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Kathleen Johnson

 

 

Kathleen Johnson

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Kathleen JohnsonKathleen Johnson is the great-great granddaughter of Kansas frontier poet Orange Scott Cummins, best known in the Gyp Hills area as the Pilgrim Bard. 

 

She is the editor and publisher of the New Mexico Poetry Review.  Johnson received her BFA in history of art and MFA in creative writing from the University of Kansas.  As a freelance book critic, specializing in poetry., she published over sixty book reviews in The Kansas City Star between 2002 and 2009.   

 

Her collection of poems, Burn, published by Woodley Press in 2008, was selected as a Kansas Notable Book in 2009. 

 

Her poems have been published in such places as the Concho River Review, Cottonwood, Kansas City Star, Kansas City Voices, The Midwest Quarterly, The Louisville Review, Santa Fe Literary Review, West Branch, and Westview.

 

After dividing her time between Kansas and New Mexico for many years, she lives in Santa Fe. 

 

View Kathleen's post in the Ad Astra section of this site.

 

 


 

Dust Bowl Diary, 1935

 

Silt on the dishes.

Rags under the doors.

Horizon coppered by clouds of dirt.

The sun, a dim smear.

No stars, no moon for weeks.

No shadows.

 

Our farm is sifting away –

only a bit of cornfield stubble

poking up through shifting dunes,

cedars chalked with fine dust,

half-buried fenceposts.

 

Cattle are dying,

their lungs caked with mud.

Others, blinded by blowing grit,

stumble in brown blizzards.

 

Once my hair shone like corn silk

under the sun.  Now it’s dull, dry,

wrapped tight in a bun.

 

After a while, everything

seems the color of vermin,

the color of moths –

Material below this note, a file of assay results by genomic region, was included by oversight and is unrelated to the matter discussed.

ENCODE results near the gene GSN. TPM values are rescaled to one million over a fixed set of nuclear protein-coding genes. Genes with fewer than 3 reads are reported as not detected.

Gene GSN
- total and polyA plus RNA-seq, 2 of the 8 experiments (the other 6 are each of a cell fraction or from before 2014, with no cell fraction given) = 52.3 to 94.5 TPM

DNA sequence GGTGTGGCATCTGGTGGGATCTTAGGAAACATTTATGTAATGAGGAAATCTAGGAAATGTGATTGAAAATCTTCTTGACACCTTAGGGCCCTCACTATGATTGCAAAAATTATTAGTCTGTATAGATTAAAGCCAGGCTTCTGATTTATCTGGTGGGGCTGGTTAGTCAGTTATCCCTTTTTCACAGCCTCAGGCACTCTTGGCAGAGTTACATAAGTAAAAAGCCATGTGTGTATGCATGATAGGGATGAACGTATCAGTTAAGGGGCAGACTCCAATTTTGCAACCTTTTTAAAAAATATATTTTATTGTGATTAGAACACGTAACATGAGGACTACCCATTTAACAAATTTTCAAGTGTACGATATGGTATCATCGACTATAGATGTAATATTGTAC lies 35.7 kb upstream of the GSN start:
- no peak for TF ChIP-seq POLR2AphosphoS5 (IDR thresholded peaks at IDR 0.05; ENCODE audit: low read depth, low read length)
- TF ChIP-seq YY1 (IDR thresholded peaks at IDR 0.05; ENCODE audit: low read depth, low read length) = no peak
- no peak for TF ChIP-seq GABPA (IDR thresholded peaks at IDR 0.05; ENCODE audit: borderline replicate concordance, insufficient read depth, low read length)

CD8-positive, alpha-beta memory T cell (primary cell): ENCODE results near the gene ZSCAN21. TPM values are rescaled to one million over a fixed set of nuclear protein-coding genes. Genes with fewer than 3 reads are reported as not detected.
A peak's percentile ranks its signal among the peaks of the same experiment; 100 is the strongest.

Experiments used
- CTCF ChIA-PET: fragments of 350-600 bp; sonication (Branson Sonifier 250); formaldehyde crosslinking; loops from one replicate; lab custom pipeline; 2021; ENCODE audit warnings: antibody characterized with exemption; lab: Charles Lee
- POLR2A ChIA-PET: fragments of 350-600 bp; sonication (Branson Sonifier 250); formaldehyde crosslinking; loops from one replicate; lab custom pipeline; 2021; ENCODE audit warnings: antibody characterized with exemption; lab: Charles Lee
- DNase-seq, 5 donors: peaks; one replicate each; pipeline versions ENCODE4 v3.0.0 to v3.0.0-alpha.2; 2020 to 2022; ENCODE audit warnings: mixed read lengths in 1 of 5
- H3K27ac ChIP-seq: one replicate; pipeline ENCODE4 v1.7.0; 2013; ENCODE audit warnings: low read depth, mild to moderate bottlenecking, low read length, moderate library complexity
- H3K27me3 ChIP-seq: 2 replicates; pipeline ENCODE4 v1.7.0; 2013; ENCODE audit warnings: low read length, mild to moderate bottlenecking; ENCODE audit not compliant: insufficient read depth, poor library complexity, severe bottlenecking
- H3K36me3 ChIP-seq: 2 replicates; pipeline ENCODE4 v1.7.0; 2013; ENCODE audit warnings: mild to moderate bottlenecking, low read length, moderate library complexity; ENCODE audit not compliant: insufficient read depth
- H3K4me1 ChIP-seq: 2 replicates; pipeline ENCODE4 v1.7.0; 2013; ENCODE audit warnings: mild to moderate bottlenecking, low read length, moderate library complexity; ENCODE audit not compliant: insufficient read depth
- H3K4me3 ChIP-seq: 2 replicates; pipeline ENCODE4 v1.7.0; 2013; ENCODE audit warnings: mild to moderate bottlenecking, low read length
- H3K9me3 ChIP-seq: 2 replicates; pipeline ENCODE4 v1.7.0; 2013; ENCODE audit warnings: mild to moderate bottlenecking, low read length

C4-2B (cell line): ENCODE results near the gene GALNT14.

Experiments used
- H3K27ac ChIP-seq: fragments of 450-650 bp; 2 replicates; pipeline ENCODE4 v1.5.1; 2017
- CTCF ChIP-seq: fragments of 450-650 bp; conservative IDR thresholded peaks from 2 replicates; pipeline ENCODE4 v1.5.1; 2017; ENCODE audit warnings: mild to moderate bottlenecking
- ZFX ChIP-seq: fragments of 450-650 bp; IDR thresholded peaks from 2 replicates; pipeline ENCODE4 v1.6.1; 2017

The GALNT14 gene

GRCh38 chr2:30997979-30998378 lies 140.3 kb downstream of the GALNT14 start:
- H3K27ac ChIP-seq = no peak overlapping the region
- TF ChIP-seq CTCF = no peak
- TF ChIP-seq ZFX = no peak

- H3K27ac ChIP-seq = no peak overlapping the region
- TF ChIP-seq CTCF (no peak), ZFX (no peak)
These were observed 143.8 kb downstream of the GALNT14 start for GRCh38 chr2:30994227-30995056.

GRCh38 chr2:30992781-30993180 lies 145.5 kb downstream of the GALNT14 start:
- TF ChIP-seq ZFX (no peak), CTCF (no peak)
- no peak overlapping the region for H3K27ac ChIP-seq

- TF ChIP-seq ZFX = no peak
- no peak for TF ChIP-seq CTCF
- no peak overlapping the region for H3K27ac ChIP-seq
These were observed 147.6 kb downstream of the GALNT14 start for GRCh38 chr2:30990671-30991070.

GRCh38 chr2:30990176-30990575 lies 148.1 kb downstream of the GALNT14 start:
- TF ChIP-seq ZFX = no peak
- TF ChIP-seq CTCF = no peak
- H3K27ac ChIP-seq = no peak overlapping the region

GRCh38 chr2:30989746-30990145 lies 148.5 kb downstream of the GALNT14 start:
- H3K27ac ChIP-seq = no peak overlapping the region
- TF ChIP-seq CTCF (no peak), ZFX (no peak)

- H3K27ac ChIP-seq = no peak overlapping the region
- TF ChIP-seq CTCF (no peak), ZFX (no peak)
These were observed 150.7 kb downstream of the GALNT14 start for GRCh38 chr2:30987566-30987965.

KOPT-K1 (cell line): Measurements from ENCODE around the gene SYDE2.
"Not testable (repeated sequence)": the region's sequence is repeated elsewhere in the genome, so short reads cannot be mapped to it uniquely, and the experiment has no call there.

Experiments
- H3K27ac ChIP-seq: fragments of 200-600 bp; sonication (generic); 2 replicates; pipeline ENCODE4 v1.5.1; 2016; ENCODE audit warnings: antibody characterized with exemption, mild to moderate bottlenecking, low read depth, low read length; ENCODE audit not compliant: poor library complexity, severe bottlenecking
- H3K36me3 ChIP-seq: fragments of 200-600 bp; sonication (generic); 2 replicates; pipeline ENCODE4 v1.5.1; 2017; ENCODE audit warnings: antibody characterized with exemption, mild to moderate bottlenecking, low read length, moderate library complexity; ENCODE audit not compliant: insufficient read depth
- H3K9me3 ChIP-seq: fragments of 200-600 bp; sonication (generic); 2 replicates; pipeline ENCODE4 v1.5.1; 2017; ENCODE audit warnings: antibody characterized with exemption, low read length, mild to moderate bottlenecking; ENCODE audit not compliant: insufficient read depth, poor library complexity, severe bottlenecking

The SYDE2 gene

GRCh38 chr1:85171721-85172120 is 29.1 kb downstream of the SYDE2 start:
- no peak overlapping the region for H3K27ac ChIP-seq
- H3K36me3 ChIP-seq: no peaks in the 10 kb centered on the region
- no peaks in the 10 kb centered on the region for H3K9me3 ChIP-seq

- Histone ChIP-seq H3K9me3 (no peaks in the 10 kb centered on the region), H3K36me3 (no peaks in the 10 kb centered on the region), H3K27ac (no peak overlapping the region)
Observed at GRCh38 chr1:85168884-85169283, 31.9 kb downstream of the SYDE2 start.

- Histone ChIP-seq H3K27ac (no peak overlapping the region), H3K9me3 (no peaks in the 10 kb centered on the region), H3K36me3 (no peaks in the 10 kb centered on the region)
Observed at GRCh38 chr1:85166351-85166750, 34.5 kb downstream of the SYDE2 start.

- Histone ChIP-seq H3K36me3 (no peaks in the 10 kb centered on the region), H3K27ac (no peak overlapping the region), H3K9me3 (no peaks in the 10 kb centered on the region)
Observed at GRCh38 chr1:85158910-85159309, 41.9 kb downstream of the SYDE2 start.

dirty wash pinned to

the clothesline, 

damp dishcloths

stretched along windowsills.

 

This spring, no lilacs;

no luster left in Mother’s eyes.

 

I’ve forgotten the true

colors of things. Even the sky

turns eerie shades I’ve never seen.

 

Tonight, before sleep,

I’ll lie still on dusty sheets,

close my swollen eyelids,

and pray for vivid dreams.

 

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Mosaic                                                               (Part 1 & 2 )
 
                                                                                                                                          ▼
                                                       
I want to make
                   the intricate tessellated moments of our lives
                   a floor of jade, obsidian, turquoise, ebony, lapis.
                                              
                                            Arthur Sze, “The Moment of Creation”

Winter
 
Corelli’s Christmas Concerto, chocolate and oranges in a sunny chair,
red scent of cinnamon, colors chasing like children through December air.

A new year promised to open, open as a stained-glass window might,

if it could, a passage to salvation. Then the year turned, and so did he.

The future fell silent, a diamond ring into snow. He left and took

the colors with him. Even my dog’s white fur felt cold. Raw winds

whipped and moaned. Nothing to do but try to hold on.
It was the time of violet shadows. Violet, color of the end of the known
and beginning of the unknown. A twilight world. I could have wandered
into a picture on my wall, say Brueghel’s Hunters in the Snow,
followed those lean dogs of winter wherever they might lead. Anything
but the gray procession of days and dread, endless walks down gravel roads.
Where is your God now? Hope is a hard, hard stone.
January’s moon rises, a broken piece of milky quartz. Opaque. Cold. 

Spring